Offshore oil development would threaten tourism and fishing in Georgia; so says a bipartisan group of state lawmakers. They’ve introduced resolutions in the Georgia House and Senate against oil drilling – or even looking for oil – off the coast of Georgia.
The Trump Administration has proposed opening up much of the East Coast for oil exploration, and could be issuing permits soon for companies to begin seismic testing for oil.
Even the idea of those tests has drawn opposition from coastal communities, let alone the prospect of drilling – or the potential for an accident.
“My family comes from a little small town, and we were all shrimpers. I can’t imagine what an oil spill would have done to our family lives,” said Senator Lester Jackson, a democrat from Savannah who’s one of the sponsors of the senate resolution opposing offshore oil.
He was joined Wednesday in the Capitol rotunda by lawmakers from both sides of the aisle, from both houses, and from both the coast and metro Atlanta.
“As a people, we have come to realize this is a very unique and limited resource,” said Senator William Ligon, a Republican from Brunswick. “We don’t have a lot of coastline, and so we’re coming together to protect this valuable resource.”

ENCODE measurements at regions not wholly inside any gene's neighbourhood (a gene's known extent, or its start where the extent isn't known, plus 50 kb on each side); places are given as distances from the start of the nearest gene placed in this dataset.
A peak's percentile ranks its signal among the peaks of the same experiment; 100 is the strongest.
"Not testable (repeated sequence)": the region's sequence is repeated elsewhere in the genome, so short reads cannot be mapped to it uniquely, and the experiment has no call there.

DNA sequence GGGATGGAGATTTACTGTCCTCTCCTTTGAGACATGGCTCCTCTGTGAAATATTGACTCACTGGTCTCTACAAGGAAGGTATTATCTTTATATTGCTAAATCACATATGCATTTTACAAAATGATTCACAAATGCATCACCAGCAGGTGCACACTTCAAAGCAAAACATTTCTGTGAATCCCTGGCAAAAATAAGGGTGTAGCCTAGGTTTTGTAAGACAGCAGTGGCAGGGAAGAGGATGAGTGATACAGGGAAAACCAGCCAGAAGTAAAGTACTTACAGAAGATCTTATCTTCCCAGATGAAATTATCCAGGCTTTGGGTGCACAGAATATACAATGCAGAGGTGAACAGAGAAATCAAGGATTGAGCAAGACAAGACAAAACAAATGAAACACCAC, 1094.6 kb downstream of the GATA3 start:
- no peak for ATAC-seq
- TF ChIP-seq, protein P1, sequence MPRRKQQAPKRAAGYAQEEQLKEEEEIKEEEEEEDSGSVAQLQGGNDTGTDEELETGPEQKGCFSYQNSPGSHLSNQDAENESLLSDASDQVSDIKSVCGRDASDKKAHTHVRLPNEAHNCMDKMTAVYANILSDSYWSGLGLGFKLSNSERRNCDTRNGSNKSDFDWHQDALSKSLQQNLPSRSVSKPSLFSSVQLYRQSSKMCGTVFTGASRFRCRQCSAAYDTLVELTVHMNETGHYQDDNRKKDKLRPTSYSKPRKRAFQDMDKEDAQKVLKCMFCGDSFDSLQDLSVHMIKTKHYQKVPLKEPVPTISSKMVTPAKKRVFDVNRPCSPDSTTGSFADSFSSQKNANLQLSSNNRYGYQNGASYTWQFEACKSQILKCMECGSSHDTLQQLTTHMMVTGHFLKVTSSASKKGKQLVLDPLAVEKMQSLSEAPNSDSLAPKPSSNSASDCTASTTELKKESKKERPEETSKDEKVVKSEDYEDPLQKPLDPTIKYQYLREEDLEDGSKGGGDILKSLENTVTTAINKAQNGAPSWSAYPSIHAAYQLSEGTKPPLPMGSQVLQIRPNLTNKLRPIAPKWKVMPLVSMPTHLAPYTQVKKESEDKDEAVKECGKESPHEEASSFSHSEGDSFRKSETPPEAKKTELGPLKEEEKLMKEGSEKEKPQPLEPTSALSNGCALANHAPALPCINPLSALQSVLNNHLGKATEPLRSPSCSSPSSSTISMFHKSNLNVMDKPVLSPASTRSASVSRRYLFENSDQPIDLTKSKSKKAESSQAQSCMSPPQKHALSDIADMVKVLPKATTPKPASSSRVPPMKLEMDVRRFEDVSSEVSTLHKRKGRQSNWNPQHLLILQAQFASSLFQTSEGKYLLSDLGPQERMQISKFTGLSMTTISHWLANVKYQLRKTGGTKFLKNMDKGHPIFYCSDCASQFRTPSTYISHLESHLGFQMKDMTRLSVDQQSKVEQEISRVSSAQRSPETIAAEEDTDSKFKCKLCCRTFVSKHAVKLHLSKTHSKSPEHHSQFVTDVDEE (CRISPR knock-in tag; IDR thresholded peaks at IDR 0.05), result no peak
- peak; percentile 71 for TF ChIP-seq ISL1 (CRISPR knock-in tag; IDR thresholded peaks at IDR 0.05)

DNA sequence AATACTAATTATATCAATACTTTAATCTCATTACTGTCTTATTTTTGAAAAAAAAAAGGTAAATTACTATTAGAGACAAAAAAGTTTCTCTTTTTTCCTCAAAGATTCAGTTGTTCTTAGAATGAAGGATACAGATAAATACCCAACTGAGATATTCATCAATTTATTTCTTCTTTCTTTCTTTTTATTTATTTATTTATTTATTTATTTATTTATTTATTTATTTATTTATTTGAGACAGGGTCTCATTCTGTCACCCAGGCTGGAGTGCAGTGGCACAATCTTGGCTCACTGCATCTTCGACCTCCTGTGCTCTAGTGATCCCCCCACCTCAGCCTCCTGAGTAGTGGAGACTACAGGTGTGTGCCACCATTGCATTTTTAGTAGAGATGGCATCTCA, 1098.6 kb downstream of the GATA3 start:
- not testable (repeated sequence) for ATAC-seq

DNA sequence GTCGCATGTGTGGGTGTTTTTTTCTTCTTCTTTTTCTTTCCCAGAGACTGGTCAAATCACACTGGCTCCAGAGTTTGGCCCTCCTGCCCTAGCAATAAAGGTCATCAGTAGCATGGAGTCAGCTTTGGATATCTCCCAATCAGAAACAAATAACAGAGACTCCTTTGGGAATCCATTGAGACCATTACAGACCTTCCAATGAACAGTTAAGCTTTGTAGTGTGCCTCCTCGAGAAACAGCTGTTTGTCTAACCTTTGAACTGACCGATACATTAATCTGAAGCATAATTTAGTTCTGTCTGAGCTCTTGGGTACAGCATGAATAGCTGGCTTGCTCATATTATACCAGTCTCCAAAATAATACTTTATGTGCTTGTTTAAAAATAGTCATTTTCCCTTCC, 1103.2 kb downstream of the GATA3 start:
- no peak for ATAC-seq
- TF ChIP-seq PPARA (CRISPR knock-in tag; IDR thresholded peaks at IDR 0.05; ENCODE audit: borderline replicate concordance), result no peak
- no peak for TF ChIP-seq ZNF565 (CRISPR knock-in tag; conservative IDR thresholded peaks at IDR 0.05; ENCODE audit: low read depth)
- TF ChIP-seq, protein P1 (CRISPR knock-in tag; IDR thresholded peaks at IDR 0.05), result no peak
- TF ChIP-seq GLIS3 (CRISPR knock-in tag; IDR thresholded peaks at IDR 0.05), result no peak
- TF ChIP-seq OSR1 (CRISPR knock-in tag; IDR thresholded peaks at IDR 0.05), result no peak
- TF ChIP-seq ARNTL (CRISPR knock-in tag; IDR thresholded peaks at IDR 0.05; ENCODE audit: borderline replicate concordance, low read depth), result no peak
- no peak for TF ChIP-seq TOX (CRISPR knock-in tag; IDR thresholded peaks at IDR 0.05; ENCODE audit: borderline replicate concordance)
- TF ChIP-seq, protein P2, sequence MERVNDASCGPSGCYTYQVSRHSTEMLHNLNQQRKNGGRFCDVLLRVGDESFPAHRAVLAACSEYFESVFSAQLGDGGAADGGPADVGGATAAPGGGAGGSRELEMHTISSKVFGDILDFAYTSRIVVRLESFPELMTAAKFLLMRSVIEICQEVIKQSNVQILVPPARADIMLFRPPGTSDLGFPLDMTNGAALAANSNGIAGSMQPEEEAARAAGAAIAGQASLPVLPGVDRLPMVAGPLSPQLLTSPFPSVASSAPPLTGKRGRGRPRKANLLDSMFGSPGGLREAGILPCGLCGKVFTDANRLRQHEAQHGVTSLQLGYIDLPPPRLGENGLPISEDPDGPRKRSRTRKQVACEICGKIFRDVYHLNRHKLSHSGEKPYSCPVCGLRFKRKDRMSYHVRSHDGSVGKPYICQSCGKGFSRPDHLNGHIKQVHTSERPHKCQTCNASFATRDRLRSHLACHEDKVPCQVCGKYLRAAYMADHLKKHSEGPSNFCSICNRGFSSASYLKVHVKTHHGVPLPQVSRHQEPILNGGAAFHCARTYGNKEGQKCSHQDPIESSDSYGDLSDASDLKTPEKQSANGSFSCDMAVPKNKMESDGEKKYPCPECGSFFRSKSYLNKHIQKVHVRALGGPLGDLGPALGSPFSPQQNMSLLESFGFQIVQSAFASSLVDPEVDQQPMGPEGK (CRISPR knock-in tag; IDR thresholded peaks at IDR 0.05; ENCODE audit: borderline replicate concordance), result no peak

The Senate resolution was introduced earlier this week; the House resolution was introduced last week.
Similar efforts didn’t go very far last year, but this year, lawmakers say, is different: While former Governor Nathan Deal never took a stance on offshore oil, Governor Brian Kemp has said he’s against it.
Either way, the decision is ultimately up to the federal government, but Georgia is not alone in its opposition. Attorneys general in ten East Coast states have joined a lawsuit against the federal government over offshore oil exploration.